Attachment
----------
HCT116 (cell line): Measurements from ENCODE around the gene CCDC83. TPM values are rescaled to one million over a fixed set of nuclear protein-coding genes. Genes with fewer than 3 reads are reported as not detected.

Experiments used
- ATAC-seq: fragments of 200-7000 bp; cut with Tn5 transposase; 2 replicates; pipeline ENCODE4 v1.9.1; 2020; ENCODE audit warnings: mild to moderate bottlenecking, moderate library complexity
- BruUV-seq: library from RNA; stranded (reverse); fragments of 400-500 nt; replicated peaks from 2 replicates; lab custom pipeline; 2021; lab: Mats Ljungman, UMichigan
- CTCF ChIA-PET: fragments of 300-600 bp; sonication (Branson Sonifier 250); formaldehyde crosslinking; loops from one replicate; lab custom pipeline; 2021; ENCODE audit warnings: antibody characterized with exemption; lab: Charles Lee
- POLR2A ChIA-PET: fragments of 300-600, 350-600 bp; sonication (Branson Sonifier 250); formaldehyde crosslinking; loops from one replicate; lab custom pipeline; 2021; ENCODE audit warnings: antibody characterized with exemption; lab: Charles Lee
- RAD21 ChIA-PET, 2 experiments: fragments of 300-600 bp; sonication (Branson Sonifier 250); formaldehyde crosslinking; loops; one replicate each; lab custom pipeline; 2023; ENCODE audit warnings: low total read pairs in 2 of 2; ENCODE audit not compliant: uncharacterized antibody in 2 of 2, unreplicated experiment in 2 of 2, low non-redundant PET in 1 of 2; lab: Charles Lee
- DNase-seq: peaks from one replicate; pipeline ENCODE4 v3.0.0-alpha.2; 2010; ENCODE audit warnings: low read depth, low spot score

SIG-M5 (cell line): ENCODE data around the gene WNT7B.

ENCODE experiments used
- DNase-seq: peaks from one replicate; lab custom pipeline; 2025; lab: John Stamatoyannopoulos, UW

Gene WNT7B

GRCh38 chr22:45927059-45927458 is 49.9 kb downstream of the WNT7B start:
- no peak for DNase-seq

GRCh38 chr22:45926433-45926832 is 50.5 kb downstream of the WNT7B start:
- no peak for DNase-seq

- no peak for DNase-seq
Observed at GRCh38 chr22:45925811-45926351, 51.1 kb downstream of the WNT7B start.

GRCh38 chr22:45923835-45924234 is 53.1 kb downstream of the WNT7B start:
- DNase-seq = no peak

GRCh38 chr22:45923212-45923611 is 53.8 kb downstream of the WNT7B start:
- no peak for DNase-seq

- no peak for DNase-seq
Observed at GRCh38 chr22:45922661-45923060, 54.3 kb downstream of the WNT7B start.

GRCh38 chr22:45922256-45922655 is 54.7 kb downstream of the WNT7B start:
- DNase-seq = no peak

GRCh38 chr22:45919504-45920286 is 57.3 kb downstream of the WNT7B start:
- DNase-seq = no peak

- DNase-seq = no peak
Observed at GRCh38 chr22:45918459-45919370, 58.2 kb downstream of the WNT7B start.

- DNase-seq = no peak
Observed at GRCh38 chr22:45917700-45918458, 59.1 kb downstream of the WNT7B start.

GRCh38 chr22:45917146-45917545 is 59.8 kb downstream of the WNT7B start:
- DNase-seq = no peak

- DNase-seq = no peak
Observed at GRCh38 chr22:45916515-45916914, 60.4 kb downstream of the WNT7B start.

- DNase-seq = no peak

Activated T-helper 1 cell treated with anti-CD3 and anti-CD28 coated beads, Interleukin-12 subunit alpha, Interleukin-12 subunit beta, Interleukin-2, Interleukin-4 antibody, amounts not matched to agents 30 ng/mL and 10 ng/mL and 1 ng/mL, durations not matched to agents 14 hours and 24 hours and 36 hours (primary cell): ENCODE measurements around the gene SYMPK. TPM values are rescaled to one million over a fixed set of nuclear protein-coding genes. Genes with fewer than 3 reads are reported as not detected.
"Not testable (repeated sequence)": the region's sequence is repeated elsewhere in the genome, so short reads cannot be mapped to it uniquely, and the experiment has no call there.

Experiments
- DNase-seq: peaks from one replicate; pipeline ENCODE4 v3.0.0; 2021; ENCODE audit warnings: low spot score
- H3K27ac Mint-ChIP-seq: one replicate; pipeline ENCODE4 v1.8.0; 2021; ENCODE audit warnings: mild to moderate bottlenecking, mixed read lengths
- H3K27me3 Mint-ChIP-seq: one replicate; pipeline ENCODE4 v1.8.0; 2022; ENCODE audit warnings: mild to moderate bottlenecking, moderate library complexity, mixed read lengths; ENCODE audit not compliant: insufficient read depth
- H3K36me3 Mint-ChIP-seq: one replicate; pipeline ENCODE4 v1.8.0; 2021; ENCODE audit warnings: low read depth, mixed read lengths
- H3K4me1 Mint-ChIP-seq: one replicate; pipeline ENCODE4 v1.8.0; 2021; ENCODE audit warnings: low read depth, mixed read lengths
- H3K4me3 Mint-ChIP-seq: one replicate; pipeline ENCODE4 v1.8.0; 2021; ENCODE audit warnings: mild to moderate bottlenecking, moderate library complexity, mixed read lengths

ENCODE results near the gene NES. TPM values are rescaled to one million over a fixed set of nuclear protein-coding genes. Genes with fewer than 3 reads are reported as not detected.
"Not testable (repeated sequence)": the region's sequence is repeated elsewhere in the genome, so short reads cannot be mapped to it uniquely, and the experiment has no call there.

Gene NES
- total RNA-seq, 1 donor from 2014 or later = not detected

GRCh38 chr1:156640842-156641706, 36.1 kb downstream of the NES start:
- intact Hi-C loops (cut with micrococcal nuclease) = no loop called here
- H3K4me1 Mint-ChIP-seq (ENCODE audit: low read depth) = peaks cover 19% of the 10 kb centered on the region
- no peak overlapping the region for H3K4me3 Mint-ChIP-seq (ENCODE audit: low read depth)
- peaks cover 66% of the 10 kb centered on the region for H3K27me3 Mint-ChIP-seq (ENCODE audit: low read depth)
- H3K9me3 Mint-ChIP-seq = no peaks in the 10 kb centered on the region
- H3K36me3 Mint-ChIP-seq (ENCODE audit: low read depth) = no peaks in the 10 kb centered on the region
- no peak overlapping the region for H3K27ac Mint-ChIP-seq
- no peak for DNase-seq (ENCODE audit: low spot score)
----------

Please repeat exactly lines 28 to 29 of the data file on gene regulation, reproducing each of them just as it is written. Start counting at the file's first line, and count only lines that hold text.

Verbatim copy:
- DNase-seq = no peak

- DNase-seq = no peak